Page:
The bill’s supporters say the informational material used overseas to influence foreign audiences is too good to not use at home, and that new techniques are needed to help fight Al-Qaeda, a borderless enemy whose own propaganda reaches Americans online.

In other words, people are getting information online that we don’t want people to have – therefore, legalize domestic propaganda. So NDAA is the latest effort by Congress (after SOPA, CISPA and the others) to take control of the best resource the American people have. The Internet is too open, too free, too…subversive. We need information the government wants us to have, not all that other stuff.

12 thoughts on “NDAA Amendment Would Legalize War Propaganda”

  1. We shouldn't be surprised by this crap. The U.S. Government–all governments–hate the free, unfettered exchange of information on the Internet. The U.S. Government wants to be able to lie about its failed policies, its criminal misadventures abroad, and the like. (Then again, it already does that. Right, Representatives Thornberry and Smith?)

  2. Is that the same Adam Smith who sponsored the amendment to repeal the indefinite detention provision from FY2012 NDAA?

    One more thing: I thought the current propaganda was bad, how much worse can/will it get?

    1. I had the exact same question about Smith. It doesn't seem consistent. Either it's a different Smith, or he's not too bright, or he's a jerk.

  3. I am mystified with respect to why the idea of repealing domestic anti-propaganda laws is even thought necessary.

    The corporate media (aka “Mainstream Media”) seem to me to be filled with little other than government propaganda, but given that it is increasingly hard to tell where the corporations end and the government begins, that is hardly surprising.

    I cant imagine why these Congress critters want to repeal these long ignored laws, unless this amendment is in itself a propaganda exercise to reinforce the false belief that Amerika still has a free and honest Press.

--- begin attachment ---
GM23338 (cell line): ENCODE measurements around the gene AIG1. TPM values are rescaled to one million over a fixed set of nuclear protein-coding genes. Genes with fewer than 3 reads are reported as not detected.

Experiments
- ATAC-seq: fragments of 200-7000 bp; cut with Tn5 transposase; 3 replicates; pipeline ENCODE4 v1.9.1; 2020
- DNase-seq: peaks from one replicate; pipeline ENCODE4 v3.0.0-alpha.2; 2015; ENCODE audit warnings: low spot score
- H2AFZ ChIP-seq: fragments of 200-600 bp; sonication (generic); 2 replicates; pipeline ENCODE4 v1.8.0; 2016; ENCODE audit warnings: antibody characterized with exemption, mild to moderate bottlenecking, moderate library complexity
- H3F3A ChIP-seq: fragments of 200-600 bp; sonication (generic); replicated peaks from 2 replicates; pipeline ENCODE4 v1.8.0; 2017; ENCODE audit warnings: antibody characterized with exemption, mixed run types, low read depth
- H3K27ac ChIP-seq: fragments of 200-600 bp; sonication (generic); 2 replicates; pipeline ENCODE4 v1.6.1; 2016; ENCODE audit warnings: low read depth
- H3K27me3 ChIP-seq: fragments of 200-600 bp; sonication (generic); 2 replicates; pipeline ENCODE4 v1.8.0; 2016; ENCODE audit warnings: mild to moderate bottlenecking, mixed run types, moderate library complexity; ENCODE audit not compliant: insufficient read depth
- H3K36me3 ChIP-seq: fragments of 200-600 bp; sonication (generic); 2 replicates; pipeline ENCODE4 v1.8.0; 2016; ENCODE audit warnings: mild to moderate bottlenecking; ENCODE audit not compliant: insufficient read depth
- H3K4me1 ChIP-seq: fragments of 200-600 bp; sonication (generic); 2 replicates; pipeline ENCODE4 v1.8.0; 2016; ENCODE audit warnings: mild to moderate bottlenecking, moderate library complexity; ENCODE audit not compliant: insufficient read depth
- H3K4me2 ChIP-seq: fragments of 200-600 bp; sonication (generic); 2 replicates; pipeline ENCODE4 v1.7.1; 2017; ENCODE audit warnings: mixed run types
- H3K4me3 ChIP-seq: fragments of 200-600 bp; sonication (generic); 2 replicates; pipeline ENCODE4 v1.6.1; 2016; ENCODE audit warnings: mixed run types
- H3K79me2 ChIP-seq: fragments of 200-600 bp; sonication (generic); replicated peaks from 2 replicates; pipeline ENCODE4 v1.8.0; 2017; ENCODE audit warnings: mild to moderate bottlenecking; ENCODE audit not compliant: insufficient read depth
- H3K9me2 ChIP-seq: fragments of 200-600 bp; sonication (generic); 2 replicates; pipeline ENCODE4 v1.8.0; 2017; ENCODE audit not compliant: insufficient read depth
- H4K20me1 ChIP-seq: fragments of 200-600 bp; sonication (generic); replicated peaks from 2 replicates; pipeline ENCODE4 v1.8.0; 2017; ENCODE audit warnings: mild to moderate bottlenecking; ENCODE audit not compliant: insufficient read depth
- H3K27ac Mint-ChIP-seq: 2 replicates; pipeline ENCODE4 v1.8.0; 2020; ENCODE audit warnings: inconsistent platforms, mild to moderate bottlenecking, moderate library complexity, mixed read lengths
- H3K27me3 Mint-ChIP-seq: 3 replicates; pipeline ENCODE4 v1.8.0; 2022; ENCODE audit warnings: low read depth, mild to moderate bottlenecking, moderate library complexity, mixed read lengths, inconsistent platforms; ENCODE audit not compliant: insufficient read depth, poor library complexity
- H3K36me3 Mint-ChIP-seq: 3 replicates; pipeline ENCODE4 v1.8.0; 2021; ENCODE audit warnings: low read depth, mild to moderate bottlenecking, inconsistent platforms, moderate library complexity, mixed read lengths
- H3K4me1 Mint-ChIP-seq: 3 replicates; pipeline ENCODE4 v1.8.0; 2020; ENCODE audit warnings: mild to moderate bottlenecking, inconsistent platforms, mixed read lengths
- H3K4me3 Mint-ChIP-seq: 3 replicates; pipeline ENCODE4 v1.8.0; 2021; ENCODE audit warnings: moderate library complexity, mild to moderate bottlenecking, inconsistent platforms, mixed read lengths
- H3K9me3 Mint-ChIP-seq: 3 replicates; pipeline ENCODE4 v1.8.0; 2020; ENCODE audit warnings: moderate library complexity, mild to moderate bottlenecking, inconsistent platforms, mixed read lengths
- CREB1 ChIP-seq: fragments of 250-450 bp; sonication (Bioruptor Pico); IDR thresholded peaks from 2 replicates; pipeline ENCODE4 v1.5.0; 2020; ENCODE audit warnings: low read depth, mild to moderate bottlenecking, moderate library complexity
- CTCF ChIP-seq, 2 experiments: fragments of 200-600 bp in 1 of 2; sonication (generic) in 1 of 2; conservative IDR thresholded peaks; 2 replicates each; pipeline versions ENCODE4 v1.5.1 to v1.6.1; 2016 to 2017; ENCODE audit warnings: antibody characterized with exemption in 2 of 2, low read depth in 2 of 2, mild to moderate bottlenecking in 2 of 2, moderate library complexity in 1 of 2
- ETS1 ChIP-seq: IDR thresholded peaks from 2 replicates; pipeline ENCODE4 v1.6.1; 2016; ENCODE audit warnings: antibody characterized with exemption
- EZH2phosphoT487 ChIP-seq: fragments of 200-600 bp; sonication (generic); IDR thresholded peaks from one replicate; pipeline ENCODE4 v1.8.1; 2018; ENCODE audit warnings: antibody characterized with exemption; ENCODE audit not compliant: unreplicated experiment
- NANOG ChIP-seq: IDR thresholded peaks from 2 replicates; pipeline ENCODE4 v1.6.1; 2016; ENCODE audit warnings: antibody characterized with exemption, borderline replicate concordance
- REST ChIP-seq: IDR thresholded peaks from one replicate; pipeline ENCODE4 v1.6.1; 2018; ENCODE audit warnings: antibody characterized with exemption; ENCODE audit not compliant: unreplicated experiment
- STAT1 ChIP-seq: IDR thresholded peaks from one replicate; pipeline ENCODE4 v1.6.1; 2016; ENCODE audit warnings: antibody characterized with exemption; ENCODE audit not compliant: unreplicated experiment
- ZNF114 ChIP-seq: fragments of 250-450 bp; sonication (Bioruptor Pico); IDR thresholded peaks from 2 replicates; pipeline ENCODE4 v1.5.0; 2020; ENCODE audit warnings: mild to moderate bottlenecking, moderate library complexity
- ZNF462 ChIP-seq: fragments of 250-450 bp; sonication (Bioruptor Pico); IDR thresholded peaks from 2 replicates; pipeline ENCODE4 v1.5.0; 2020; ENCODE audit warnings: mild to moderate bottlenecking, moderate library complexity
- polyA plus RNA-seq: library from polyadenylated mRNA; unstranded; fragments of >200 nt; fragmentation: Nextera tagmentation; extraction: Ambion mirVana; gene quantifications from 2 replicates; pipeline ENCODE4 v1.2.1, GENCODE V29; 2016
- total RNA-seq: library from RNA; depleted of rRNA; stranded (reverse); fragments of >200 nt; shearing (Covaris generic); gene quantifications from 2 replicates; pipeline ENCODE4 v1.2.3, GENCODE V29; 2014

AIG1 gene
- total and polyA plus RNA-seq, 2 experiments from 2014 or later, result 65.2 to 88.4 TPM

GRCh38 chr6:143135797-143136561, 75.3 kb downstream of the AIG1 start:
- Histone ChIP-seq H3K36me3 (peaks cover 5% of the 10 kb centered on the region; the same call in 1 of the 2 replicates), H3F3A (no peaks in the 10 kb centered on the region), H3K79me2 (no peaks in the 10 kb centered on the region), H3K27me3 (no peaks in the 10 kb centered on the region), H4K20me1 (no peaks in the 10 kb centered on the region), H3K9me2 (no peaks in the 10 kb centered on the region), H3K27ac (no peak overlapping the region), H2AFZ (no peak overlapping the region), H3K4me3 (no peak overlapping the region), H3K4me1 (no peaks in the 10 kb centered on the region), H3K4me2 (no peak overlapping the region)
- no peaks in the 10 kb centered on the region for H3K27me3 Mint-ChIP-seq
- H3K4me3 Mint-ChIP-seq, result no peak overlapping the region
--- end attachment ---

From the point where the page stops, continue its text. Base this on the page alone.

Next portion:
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  5. He put out a statement on his website, here's the first part:

    "Unfortunately, recent articles have misinterpreted the intent and impact of the Thornberry-Smith amendment in the NDAA. This amendment is intended to ensure that the US government can get factual information out in a timely manner to counter extremist misinformation and propaganda. It does not and is not in any way intended to ‘legalize the use of propaganda on American audiences’ and, in fact, specifically ensures that the content to be rebroadcast or republished domestically by the Department of State and the Broadcasting Board of Governors (BBG) shall not influence public opinion in the US."

    Not sure what kind of extremist information he's talking about, or how it's possible to rebroadcast information domestically without someone forming an opinion about it. I'm pretty sure Adam Smith is full of it.

    And yes, he sponsored the amendment to repeal indefinite detention, and then he went ahead and voted for it anyway.

  6. It's very very bad. You think it's hard to combat the jingoism, the war-propaganda, the American exceptionalism, etc. etc. in the populus now. Just wait until all restraints are removed and this cr@p is seeping everywhere, kind of like tje Fukishima of propaganda. It will be used not just to continue to turn the world into a U.S. battleground, but also against the citizens in this country who dare to oppose doing so. They'll be so marginalized by waves and waves of propoganda that who will defend them?

    Your tax dollars at work? (afterall that's how they fund the war propaganda)

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  8. It's hard to believe anyone would even consider this amendment. This cannot happen and hopefully there's enough smarter thinkers in the House and Senate to kill this quickly. This would definitely be a step backwards for our country. Some members of congress could use a good bitch slapping sometimes.

  9. Not sure what kind of extremist information he's talking about, or how it's possible to rebroadcast information domestically without someone forming an opinion about it. I'm pretty sure Adam Smith is full of it.